Technically, this is a bit overkill since boolean variables will naturally default to false, but the Vue style guide recommends this explicit, more verbose style. Now we need to use our includeTerritories prop as part of the UsaStates() initialization. Replace the current line with this one:


When you do this, you’ll immediately get a new red squiggly with the following explanation:

screenshot showing IConfiguration parameter is missing properties
IConfiguration is missing properties! (click to enlarge)

Drats. Foiled again by bad TypeScript type declarations. If you look at our type declaration (remember, the one we created in src/node_modules/usa-states/index.d.ts), you’ll see that indeed, the type declaration for the IConfiguration type makes all of its properties required, even though the usa-states docs would seem to suggest that all of the properties are optional. We have two obvious options:

  1. Update the type declaration to make the props optional
  2. Include all of them in our constructor call

Like includeTerritories, developers may also want control over the contiguousOnly and exclude properties. The ignoreCharacter property is not one that is likely to be needed, however. Let’s do a combination of these strategies. First, we’ll make all the properties optional in the type declaration like this (we’ve added the question marks to signify each property is optional):


Next, we’ll add in props for contiguousOnly and exclude. As we’re doing this, you may notice that we have a new red squiggly underneath this.includeTerritories which says, “Element implicitly has an ‘any’ type because type ‘typeof globalThis’ has no index signature.” But wait! Haven’t we explicitly given it a boolean type when we declared it? Actually, there’s one more place it must be specified, which is in the base options instance type near the top of the file. Let’s go ahead and add all of the props we’re about to add.

In addition, I’m going to go ahead and make one more change. I’m going to move the initialization of the usaStates class into the allItems computed property, since that is really the only place it is used, and because this will allow the list of states to be modified on the fly if the prop values get changed by the parent context.


So here is our updated component. I’ve removed all of the unused sections (data, watch, and methods which contained the unused bar() function). Updating our tests to match yields:


We should also test our new properties in the browser by updating our component in dev/App.vue like so:


You’ll see now that Alaska and Hawaii no longer appear in the list because they are not part of the “lower 48.” If we change it to:


You’ll see that Guam, Puerto Rico, and the Federated States of Micronesia (all US protectorates or territories) now show up in the list. Finally:


will exclude both Alabama and Arizona from this list, because we can do so by passing a list either of state names or abbreviations. I added a paragraph above the input that will show the currently selected state value. Of course, these props can also be combined, as well as mixing in props from the parent components like a hint and a label:


The initial value can even be set by giving state a value other than null, e.g.:


Lastly, and this will be left as an exercise for the reader, it would be nice if the developer using this component could specify what values will be used both as the text (that displays in the dropdown) and also the value that gets stored in the variable assigned to v-model.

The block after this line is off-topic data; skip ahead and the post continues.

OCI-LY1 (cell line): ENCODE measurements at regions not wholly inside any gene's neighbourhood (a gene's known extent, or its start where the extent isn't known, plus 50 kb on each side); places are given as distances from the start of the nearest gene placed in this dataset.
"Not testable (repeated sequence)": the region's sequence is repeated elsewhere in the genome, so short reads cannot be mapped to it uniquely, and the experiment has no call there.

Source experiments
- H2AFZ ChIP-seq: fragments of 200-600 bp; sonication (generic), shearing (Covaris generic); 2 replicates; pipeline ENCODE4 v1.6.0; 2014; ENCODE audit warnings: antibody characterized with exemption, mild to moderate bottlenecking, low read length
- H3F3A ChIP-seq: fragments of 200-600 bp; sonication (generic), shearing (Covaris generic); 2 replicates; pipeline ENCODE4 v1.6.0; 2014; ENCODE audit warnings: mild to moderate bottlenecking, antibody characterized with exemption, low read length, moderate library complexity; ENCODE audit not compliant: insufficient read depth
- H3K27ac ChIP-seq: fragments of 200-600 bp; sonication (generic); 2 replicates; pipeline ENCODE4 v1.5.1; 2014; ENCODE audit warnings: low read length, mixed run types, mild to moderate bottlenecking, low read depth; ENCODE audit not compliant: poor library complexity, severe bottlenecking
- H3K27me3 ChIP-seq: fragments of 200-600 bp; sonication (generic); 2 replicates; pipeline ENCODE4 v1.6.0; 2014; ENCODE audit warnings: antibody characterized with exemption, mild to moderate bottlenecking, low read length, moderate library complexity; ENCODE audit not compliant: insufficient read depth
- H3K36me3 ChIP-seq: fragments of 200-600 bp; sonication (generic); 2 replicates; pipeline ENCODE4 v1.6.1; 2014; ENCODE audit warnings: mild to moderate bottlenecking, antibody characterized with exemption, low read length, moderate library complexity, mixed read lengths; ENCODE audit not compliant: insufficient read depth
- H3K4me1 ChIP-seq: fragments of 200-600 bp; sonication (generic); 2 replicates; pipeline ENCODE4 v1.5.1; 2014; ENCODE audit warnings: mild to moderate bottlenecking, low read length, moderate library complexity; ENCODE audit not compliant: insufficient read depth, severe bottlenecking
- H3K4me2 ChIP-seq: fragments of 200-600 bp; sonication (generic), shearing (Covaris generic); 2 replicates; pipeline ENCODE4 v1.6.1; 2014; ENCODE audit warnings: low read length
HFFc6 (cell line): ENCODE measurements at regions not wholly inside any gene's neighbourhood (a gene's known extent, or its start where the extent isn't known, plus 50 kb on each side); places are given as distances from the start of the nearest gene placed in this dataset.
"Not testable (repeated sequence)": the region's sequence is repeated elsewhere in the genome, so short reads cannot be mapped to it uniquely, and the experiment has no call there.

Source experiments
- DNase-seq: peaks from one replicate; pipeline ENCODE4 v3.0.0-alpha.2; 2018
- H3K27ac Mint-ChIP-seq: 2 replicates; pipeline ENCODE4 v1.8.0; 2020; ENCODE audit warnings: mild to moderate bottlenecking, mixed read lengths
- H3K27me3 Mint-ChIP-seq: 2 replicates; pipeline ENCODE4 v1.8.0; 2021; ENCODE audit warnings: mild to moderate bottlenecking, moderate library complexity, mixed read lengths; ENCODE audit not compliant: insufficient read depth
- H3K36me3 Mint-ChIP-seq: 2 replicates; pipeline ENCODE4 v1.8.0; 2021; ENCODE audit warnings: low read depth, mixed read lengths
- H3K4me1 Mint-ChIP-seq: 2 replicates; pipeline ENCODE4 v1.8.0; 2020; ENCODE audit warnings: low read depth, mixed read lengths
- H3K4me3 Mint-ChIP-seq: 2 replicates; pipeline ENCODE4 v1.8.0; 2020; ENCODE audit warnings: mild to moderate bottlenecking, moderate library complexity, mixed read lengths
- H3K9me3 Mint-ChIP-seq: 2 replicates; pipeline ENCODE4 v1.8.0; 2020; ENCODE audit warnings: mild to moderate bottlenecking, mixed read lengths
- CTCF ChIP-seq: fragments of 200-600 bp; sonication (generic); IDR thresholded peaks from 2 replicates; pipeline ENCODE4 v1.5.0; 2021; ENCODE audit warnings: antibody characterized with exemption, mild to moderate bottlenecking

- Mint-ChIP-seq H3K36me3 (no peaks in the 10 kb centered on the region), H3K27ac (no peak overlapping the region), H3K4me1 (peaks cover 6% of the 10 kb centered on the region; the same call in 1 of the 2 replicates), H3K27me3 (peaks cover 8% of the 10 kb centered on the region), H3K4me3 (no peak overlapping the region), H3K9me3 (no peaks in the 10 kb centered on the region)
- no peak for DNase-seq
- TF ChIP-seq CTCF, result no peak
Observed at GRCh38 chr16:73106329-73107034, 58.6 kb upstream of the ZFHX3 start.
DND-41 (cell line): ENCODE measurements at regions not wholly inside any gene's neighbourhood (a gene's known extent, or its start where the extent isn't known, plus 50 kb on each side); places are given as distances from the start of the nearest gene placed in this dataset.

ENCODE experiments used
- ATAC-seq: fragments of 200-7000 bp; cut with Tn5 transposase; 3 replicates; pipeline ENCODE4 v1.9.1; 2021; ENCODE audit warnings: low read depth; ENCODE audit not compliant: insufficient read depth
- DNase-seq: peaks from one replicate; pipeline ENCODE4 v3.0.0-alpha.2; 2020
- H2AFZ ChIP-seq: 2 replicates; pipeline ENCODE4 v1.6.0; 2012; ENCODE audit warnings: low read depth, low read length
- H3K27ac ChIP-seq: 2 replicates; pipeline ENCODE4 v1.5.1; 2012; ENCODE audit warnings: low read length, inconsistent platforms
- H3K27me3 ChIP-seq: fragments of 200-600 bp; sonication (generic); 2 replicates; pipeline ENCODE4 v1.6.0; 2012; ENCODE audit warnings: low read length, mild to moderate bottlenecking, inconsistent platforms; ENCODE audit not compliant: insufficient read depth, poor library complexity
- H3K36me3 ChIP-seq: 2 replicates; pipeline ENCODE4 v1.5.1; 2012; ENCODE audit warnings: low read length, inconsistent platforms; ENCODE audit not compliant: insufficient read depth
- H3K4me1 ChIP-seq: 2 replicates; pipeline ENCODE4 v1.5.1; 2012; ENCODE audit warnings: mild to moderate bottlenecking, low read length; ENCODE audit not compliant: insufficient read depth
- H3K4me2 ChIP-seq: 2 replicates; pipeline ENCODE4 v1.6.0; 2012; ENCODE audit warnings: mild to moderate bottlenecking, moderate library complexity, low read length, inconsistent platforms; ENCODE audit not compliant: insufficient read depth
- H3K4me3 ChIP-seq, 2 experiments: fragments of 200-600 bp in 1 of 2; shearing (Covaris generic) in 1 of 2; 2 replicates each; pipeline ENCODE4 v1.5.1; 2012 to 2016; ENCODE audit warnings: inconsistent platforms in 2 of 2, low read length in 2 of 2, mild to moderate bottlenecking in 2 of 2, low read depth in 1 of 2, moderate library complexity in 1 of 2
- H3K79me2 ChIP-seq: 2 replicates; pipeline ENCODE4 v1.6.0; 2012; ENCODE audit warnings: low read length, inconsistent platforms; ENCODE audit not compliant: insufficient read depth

Checking Coverage

Okay, now that we’re done adding functionality and getting rid of extraneous properties and such, it’s time to check our coverage. From the terminal run:


You should see output that looks something like this:

v-address-fields screenshot of coverage output
96% ain’t bad!! (click to enlarge)

You should be striving for a coverage value >80%. Unless it’s a very simple component, if your coverage is 100%, you’re likely working too hard. One thing to note in the output is that it tells you exactly which lines remain “uncovered” by unit tests. In this case, the only line I’ve apparently missed is line 14 in src/index.ts. I can live with that.


It’s been a while since we committed anything and we’ve made a bunch of changes. I realized that the custom type declaration we did for usa-states was not being checked into the repo because the .gitignore file ignores any folder called node_modules by default. You can override that by adding a line like this to the bottom of the file:

Plain Text

Now when you check git status it will show you the src/node_modules folder is untracked and give the opportunity to add it to source control.

I broke this batch of changes up into three separate commits. A “chore” commit that involved adding the missing/incorrect type definitions for usa-states, a “test” commit for the tests and snapshots we added, and a “feat” commit for the new functionality we gave to the developer.

After you’ve made your commits, when you go to git push your changes to the remote repository, git will notify you that “The current branch dev has no upstream branch.” That’s because we’ve never pushed anything on the “dev” branch to the remote repo since we created it. Git will also tell you how to do it. Enter this in the terminal:


This will create the dev branch on the remote repo as well.

Let’s Call it a Night

At the beginning of this post I teased that we might get as far as making our first release, but haven’t we done enough for one sitting? In the next (final?) installment, we’ll merge our dev branch back into master, push it to the remote repo and do the things we’ve gotta do to go live. This will include adding great documentation to the README file and creating a demo on CodePen. See you next time!